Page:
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Discussion Starter #1 (Edited)
:confused: I pulled up in traffic on pretty steep grade to a red light in a town that I was unfamiliar with and the lady behind me pulled up exceptionally close to me and left no room at all for a slight rollback to engage clutch prior to take off. I let clutch slip just a little to create forward movement on the up grade and pulled out on to the main street. Within a block the motor started cutting out and I pulled over and the motor wouldn't run. Upon inspection oil was leaking out of the rear exhaust manifold. Pulled the rear plug and it was fouled. Front plug was clean. Cleaned and replaced plugs and motor started with some spitting and sputtering but finally picked up enough that I limped it home. Got home and put in new plugs checked oil and everything looked fine. Scooter started and ran fine, I rode 50 miles to and from work and no problems.

Any thoughts on where the oil came from???
 

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Thats a tough one, had a similar prob with a Kaw V-twin(lawn tractor) The shop mechanic said I had overfilled the oil and it was getting pushed out of every orafice in the motor, I had 20 hours on that oil change so I don't know if in fact that was the problem. They drained and refilled the crankcase and changed the air filter as it had oil in it to. It ran fine after that but I still don't buy their diagnosis but anything is possible though I doubt you had to much oil in yours.
 

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Make sure your airbox drain tube isn't clogged or crushed. The crankcase oil vapors are vented into it and can condense. There is a small tube at the front that runs down along the radiator to drain it.
 

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Discussion Starter #4
Had 2400 miles on oil change and level was good; small bubble in sight glass on center stand w/ engine off and nothing in sight glass w/ engine running...

The grade of the street was steep enough to cause any oil to back of crankcase tho..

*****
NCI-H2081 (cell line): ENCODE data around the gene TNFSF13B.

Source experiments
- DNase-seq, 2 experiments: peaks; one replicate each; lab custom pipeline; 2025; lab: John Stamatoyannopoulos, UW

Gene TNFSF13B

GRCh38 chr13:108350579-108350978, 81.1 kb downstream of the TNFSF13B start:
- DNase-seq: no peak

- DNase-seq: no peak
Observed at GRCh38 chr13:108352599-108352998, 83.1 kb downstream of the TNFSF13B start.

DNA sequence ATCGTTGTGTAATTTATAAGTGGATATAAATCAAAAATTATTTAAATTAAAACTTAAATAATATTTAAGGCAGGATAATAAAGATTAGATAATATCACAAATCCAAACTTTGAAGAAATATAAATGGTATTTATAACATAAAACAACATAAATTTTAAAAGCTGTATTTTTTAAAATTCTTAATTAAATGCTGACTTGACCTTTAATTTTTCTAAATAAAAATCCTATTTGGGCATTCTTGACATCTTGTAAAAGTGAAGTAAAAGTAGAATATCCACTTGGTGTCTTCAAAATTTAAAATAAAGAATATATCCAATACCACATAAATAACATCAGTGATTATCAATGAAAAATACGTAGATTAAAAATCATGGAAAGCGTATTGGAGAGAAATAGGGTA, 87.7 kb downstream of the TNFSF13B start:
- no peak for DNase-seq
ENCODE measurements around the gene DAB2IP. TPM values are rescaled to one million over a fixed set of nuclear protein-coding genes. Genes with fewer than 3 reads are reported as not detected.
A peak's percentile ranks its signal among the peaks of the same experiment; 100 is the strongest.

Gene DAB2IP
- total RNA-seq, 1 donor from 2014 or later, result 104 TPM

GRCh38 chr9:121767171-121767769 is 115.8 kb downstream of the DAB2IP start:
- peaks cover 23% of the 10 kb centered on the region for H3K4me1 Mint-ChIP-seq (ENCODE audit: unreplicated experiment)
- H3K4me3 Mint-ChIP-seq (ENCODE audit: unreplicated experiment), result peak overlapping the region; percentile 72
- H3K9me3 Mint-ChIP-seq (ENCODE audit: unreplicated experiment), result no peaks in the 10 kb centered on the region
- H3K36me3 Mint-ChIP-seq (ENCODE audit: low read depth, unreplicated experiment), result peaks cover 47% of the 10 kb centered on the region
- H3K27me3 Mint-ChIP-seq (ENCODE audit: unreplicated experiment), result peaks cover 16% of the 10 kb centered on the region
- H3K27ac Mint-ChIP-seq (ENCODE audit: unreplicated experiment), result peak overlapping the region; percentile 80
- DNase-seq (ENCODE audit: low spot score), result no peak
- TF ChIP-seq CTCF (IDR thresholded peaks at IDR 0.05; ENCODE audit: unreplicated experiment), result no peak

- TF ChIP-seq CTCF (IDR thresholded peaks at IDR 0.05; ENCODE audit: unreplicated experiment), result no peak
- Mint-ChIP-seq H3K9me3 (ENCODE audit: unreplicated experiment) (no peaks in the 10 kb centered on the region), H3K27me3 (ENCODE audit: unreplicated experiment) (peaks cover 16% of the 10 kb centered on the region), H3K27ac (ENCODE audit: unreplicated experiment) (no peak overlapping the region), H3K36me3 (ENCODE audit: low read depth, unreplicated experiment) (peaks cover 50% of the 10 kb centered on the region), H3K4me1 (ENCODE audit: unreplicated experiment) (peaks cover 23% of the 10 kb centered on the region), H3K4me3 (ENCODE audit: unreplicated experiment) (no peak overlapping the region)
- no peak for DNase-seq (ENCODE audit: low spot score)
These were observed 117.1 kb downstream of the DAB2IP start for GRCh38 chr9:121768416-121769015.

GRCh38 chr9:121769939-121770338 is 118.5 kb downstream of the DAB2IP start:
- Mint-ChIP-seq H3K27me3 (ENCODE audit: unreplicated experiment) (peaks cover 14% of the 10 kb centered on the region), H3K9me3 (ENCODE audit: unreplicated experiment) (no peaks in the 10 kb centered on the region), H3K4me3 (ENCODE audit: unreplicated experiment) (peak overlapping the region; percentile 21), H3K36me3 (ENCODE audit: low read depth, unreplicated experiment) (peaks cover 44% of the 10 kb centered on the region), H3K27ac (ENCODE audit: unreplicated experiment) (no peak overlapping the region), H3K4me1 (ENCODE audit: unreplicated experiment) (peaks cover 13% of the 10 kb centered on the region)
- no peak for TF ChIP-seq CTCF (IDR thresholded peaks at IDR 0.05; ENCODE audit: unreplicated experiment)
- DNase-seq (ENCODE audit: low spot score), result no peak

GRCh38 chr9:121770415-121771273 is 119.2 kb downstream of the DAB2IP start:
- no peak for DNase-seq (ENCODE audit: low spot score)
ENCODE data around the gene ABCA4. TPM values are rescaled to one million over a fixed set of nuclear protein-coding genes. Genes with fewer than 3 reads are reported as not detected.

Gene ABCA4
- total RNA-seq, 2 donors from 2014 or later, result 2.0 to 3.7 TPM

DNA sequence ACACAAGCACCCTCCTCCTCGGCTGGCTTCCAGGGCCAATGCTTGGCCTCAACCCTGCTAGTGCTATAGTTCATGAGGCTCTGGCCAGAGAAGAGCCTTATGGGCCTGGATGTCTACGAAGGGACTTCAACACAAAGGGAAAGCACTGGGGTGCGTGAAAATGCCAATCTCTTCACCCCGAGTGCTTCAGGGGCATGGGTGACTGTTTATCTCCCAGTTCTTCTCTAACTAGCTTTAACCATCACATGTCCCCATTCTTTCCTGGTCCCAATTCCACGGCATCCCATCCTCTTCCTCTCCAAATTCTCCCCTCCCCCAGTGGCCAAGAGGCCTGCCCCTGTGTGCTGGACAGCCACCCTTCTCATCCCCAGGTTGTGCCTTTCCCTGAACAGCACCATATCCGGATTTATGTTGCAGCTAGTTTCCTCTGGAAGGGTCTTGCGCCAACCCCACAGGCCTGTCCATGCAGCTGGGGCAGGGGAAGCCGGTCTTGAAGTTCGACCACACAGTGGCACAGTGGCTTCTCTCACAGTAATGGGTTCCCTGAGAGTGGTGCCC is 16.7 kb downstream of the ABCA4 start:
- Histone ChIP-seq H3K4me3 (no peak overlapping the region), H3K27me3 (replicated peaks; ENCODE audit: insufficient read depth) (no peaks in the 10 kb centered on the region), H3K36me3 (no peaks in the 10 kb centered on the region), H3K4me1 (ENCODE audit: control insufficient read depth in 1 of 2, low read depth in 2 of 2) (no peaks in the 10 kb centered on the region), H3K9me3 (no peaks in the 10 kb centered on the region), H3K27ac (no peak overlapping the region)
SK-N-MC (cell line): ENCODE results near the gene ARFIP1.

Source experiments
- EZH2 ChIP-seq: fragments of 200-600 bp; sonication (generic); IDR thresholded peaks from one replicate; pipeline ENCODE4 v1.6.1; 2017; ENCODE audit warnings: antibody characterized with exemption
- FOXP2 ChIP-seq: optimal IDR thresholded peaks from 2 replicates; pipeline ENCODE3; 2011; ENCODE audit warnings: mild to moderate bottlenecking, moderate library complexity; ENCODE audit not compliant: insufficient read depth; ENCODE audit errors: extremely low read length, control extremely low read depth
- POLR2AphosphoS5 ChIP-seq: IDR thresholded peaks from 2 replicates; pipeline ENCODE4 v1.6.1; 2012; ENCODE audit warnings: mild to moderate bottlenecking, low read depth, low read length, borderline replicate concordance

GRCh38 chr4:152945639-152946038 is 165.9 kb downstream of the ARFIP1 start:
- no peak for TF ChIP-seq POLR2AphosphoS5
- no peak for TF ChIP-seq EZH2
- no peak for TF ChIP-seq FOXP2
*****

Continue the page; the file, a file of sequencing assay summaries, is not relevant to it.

No oil up front and front cylinder was clean just the rear cylinder.
 

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Discussion Starter #5
New development!!!....

I went out and tried to start the motorcycle today and it backfired gas from rear exhaust and wouldn't start. Then raw gasoline poured out of exhaust pipe condensation hole in bottom of muffler. I closed tank petcock valve and will have to find someone to help fix????????? Evidently backfiring and oil in cylinder has messed up carb(s)? I checked the oil in crankcase and it doesn't smell like gas but I will still change it after carb repair.

Anything else I need to look at?
 

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If you're not going to get it looked at right away I would pull the plugs and crank it to get all the fuel out the cylinder and spray with fogging oil just for good measure.
 

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If you are getting that much gas, then the carbs are to blame. some crud could have made it into your gasline (from when it was in a steep incline) and now the float valves are not closing properly.
 

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I have not worked on the Kaw carbs yet but I would check the float level. It sounds like the rear float stuck open or the float level is to high and fuel spilled into the cylinder. This coulspossibly cause the problems you describe by "washing down" the cylinders and going past the rings to dilute the oil.
 

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Discussion Starter #10
Thanks for all the input!! I pulled the carbs and am overhauling them. I didn't find anything major pulling them off other than the keeper on the throttle slide had come loose on the rear cylinder carb. They were clean and no junk. No parts locally, had to be ordered naturally. Excess gas did make its way into oil and am changing oil prior to restart. While bike is down waiting for parts I am going to do stator fuse rewire and relocate regulator/rectifier.

Thanks again for the comments...
 

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From another bike website, also check your petcock. The only ways for gas to pour into the cylinders are because bad float needle valves, improper float valve hight, improperly routed/connect lines to petcock, or if under vacume the petcock leaks from the vacume port down into the carbs. Double check the petcock hose connections to make sure they are connected to the correct places on the carbs.
 

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Discussion Starter #12 (Edited)
Regoated....

I did not relate the two but my problems started when I installed the Scootworks degoat. A retired Kawasaki mechanic (8 Years ago) told me that on late '96 to early '97 models that a back pressure problem existed due to a small vent line oriphice in the vent lines to the tank and/or carbs and/or gas petcock. This caused back pressure problems and did not allow gas to flow properly through the running engine creating the flood out situation and way too much gas. He couldn't remember which vent tube it was or where it was exactly.

Rather than pull tank and carbs again I chose to Regoat (since I didn't have the funds for V&H) to see if it would clear up flood out problem. Guess what??? No problems at all since regoat. The mechanic also said that the custom exhausts removed the problem as well and that whatever was changed and made smaller was corrected on the later '97 models and at least up to early '99 that he knew of. I figure removing the baffle plate from the Kaw mufflers with degoat would also relieve the back pressure problem as well.
 
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